The Sick Care Entrepreneur's Guide to 2019

The Sick Care Entrepreneur's Guide to 2019

If you are are a physician entrepreneur, 2019 will be another year of opportunity. In order to create user defined value through the discovery, development and deployment of innovation, you will need to continue lifelong learning, find the resources, build robust internal and external networks, work with mentors and mentees, get peer to peer support and continue working on your personal and professional talent development plan. You will also need a lot of luck.

Here are five trends that are sources of innovation.

In case you were too hung over or stoned to make this class in B school (they don' teach this stuff in health professional or graduate schools), here are Drucker's 7 sources of innovation:

  1. The Unexpected
  2. The Incongruity
  3. Process Need
  4. Industry and Market Structure Change
  5. Demographics
  6. Changes in Perception, Meaning, and Mood
  7. New Knowledge

Here are some articles from this year that might help you find your way:

  1. How to be a physician entrepreneur despite your MBA I graduated Jefferson Medical College in 1972. I graduated with an MBA from the University of Colorado in 1984. Given my interests in biomedical and clinical innovation and entrepreneurship, it seemed like a good idea at the time. So much so, in fact, that I led the initiative on campus to create our own MD/MBA program. Over half of US medical schools now offer the dual degree programs.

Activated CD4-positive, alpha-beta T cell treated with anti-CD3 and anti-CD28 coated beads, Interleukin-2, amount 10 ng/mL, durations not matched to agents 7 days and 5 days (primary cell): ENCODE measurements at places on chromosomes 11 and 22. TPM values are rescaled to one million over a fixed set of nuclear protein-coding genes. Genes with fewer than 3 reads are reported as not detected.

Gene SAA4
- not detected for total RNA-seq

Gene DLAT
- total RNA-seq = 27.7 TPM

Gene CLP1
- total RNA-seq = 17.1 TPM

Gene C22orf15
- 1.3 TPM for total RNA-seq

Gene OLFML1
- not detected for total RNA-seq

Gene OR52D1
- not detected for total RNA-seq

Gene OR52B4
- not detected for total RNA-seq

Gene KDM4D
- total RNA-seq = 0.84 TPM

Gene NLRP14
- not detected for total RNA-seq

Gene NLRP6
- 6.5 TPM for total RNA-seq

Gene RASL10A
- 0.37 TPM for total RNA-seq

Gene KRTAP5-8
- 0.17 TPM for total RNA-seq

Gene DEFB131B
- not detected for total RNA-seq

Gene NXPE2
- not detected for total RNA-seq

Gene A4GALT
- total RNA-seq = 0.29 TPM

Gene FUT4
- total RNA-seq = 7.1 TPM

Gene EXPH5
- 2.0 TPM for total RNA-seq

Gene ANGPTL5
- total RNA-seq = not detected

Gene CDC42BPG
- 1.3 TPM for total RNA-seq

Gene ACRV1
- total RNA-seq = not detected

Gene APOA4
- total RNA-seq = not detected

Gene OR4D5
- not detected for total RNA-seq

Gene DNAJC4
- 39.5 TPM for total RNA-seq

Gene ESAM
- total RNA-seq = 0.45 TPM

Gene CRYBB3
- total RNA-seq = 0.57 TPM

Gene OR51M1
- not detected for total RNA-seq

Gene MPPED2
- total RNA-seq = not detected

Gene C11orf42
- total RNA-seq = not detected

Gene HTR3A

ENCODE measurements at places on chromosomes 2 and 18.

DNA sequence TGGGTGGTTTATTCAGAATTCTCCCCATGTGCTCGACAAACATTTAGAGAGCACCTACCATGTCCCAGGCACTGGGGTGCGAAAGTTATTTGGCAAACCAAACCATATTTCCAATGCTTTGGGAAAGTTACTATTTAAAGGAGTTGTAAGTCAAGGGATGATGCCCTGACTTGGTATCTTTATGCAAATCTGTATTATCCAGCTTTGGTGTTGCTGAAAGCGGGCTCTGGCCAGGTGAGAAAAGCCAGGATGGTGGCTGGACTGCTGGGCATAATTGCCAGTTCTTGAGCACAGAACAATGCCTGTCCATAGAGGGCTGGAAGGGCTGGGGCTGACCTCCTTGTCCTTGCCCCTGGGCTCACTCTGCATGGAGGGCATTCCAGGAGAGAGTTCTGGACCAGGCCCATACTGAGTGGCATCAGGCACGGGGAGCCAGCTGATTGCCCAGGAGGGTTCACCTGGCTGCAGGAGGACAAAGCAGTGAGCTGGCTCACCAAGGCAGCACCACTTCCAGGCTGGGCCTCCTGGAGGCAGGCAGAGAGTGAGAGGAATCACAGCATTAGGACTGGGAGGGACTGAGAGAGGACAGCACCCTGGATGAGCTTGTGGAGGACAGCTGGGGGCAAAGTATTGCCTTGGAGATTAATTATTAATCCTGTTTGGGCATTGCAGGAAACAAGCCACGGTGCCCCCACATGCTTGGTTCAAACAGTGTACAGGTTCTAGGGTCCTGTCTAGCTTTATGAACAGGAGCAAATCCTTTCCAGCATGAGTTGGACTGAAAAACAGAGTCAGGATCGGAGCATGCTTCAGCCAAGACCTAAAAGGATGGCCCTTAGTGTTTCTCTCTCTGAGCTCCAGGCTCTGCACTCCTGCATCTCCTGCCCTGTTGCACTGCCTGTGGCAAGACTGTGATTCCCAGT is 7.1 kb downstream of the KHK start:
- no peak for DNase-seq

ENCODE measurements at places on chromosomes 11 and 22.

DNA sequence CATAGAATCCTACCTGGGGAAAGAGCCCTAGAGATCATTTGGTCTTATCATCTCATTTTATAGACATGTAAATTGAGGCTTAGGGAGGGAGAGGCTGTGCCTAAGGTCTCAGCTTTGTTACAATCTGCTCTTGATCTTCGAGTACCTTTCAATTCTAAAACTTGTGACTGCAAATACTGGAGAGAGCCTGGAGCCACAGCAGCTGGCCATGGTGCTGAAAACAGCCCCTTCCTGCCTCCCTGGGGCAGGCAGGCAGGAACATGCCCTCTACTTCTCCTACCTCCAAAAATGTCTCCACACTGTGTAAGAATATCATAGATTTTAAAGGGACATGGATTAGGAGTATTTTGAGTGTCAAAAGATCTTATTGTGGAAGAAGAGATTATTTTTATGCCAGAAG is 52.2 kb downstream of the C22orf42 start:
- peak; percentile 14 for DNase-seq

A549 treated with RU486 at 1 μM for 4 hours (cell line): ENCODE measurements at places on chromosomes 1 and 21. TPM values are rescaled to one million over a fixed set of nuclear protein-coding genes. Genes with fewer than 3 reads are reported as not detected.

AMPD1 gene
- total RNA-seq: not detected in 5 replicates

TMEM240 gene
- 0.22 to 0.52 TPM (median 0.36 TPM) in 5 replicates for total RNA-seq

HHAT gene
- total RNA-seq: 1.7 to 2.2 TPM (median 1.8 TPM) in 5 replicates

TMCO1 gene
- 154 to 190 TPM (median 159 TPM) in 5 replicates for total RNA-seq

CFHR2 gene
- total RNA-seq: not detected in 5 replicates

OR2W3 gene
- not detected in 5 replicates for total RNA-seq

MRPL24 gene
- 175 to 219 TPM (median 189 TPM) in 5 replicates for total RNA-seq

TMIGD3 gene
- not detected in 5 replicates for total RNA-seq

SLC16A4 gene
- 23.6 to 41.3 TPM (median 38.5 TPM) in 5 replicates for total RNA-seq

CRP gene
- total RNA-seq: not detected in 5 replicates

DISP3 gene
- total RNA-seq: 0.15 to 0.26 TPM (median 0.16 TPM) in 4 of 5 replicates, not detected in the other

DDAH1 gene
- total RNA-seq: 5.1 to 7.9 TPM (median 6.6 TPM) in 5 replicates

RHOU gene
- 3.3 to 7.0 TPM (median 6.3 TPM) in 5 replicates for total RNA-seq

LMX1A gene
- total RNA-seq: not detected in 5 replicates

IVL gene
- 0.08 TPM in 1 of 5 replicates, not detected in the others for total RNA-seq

2. The pros and cons of medical experience. Medical education is an apprenticeship and has been so for thousands of years. It is unlikely to change in the near future. Consequently, the model reveres the teacher and places obligations to the student, even by taking an oath.

3. How do I know whether my surgeon is doing unnecessary surgery? Unnecessary surgery is a big problem. Here is an article that describes the problem and its size.The fact is that any doctor has a fiduciary responsibility to do what’s right for the patient. However, as long as proceduralists (not just surgeons) get paid to do procedures (regardless of FFS or bundled payment), there will be an inherent conflict of interest. I don’t think it will ever be eliminated, but there are steps we can take to mitigate it.

4. How to create more physician pharma-technopreneurs Most physician entrepreneurs, particularly those still in clinical practice, are more interested in devices, digital health and care channel, process and model improvement or innovation. For the drug industry, that is a problem since there are many exciting opportunities.. Given the escalating costs and decrease in new drug research productivity, we need to do a better job of getting physician entrepreneurs engaged in the early stages of drug discovery, development and commercialization.